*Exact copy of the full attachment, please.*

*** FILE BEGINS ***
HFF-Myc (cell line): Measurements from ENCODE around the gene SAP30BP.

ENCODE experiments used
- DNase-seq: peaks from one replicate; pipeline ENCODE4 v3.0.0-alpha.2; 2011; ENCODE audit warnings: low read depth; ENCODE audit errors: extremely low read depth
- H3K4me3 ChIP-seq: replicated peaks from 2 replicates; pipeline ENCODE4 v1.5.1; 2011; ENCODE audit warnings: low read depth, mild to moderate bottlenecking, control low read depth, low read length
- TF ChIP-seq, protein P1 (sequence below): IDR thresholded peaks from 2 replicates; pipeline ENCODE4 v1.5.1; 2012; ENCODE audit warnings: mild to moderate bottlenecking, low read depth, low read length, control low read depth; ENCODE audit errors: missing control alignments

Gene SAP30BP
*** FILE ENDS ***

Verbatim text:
HFF-Myc (cell line): Measurements from ENCODE around the gene SAP30BP.

ENCODE experiments used
- DNase-seq: peaks from one replicate; pipeline ENCODE4 v3.0.0-alpha.2; 2011; ENCODE audit warnings: low read depth; ENCODE audit errors: extremely low read depth
- H3K4me3 ChIP-seq: replicated peaks from 2 replicates; pipeline ENCODE4 v1.5.1; 2011; ENCODE audit warnings: low read depth, mild to moderate bottlenecking, control low read depth, low read length
- TF ChIP-seq, protein P1 (sequence below): IDR thresholded peaks from 2 replicates; pipeline ENCODE4 v1.5.1; 2012; ENCODE audit warnings: mild to moderate bottlenecking, low read depth, low read length, control low read depth; ENCODE audit errors: missing control alignments

Gene SAP30BP